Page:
When it comes to the 2004 round, countries such as Estonia and Slovenia joined the NATO and the EU practically _simultaneously_. The membership applications proceeded completely separately of each others, and there was an interval of few weeks between their accession to the NATO and the EU. Assuming that the spring term of the NATO calendar ended in June instead of April, those countries would have become EU members first, and East European bloggers would presumably be arguing that hey, an EU membership is obviously a prerequisite to the NATO membership.

    Besides, that was a period of a cold spell in the Euro-Atlantic relations, so I really, really can’t understand the conclusion that the NATO membership and the EU membership were somehow part of the same package.

    The fact is that the NATO is not a stepping-stone to the EU, even if some (apparently misinformed) people now insist on seeing it as such. How well has it worked for Turkey?

    So. Ukraine can negotiate with the EU quite independently of the NATO, and even forget the NATO membership completely if the population so desires.

    And I’m willing to bet good money that the Serbian public will accept the idea of the EU membership a lot sooner than the idea of their NATO membership.


    J. J.

  9. Thank you for the link, Vitaliy! And thank you for making your point, Jussi!

    While NATO membership has its intrinsic security value, it also has its instrumental value: common values and governance standards.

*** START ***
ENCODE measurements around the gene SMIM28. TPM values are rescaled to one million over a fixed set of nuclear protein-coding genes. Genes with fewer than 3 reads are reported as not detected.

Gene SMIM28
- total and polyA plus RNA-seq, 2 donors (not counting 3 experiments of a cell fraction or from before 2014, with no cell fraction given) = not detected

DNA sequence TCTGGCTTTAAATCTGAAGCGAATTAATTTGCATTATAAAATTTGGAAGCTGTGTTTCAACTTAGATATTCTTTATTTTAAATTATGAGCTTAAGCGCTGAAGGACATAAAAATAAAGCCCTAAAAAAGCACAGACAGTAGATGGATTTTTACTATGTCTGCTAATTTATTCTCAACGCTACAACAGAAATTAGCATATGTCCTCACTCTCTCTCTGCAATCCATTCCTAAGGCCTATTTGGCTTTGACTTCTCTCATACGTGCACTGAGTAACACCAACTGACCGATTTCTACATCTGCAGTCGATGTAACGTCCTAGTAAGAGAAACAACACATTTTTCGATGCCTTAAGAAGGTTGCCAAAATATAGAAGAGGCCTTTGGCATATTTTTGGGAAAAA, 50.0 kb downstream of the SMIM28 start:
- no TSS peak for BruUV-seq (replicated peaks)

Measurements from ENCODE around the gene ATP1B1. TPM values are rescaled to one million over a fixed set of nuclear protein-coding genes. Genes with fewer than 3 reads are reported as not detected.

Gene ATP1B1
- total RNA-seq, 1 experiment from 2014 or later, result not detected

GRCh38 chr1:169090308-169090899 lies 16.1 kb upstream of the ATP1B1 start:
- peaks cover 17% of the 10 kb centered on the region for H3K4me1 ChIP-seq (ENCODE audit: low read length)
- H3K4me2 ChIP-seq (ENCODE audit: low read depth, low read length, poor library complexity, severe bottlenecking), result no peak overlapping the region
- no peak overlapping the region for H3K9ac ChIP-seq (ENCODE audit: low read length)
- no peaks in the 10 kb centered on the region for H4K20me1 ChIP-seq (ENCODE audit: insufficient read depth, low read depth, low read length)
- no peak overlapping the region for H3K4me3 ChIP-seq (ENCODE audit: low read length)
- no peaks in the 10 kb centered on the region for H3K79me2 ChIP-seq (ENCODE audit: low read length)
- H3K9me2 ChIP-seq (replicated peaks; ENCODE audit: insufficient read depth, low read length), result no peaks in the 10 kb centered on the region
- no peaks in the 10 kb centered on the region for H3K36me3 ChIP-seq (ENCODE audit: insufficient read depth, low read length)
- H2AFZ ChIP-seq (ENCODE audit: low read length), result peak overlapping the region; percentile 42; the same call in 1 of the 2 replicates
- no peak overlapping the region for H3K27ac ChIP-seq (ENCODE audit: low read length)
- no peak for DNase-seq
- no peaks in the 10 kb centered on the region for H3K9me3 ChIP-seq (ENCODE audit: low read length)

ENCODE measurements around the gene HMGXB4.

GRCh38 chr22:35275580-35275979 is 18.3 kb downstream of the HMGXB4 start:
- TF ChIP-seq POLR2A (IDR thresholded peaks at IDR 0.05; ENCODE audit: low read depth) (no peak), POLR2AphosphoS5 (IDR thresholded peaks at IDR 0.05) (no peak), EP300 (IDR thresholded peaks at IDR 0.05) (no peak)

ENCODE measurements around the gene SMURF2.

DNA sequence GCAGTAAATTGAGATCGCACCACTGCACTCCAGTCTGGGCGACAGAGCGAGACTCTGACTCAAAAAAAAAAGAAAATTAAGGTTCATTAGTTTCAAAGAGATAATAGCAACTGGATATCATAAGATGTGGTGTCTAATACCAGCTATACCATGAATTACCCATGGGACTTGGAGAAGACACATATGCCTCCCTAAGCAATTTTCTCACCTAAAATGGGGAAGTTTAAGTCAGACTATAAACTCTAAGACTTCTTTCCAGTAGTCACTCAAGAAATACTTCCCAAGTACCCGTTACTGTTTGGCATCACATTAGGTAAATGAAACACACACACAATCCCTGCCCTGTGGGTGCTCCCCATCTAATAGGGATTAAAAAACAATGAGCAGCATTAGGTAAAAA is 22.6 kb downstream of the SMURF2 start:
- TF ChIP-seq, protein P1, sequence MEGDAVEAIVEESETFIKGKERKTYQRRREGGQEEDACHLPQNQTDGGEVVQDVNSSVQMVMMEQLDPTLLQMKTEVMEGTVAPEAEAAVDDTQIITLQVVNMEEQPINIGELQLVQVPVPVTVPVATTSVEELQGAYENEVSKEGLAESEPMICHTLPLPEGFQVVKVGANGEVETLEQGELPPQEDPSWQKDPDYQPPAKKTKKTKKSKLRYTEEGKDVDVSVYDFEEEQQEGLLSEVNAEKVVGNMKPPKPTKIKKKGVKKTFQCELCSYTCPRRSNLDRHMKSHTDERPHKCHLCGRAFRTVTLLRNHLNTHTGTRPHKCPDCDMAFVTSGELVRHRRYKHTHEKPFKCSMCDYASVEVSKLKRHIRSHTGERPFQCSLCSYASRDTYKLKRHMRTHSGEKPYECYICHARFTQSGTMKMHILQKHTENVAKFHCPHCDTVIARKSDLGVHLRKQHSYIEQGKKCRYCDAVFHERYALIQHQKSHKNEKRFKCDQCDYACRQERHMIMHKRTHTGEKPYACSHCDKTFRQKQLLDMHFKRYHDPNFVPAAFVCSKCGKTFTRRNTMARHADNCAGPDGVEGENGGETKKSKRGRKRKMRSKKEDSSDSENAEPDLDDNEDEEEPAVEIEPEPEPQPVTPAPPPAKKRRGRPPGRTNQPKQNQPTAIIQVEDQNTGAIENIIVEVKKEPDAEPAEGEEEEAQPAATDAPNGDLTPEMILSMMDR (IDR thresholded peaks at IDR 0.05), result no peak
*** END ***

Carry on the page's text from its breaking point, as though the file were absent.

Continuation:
1. Of the 27 EU members, 21 are NATO members, including all major European countries;

    2. Turkey joined NATO during the Cold War despite civilizational differences;

    3. No former Eastern Bloc country has joined the EU without first joining NATO;

    4. Croatia, Macedonia, Bosnia and Herzegovina, Montenegro and Albania are unlikely to join the EU prior to joining NATO.

    For Ukraine, the values/governance bootcamp is NATO’s Membership Action Plan (MAP). If NATO brushes Ukraine off on MAP, it will encourage Russia to redraw Ukraine’s map.

    This means NATO will have to spend more on defense, gas, and humanitarian aid.

  10. I may be sounding redundant, but really, that third point still doesn’t mean that the NATO is viewed as a stepping-stone to the EU.

    No former Eastern Block country has joined the EU first without first joining the NATO? As I said, that just proves that those countries were more interested in the NATO instead of the EU; also, it proves that the NATO procedures for accepting new member states are (slightly) faster than those of the EU.

    Of the fourth point, of the countries mentioned at least Bosnia-Herzegovina seems likely to entre the EU before the NATO. The country has been a de facto EU satrapy since forever, and is already on its road towards candidacy. At the same time, the erstwhile occupation authority has offered Bosnia only “intensified dialogue”.

    There’s no link between the EU and the NATO; there’s not even a _working consensus_ between these two institutions. This fact was rather painfully demonstrated during the Yugoslavian wars of successions, and even more recently in the case of Cyprus, where the interests of one NATO member and one EU member continue to clash openly.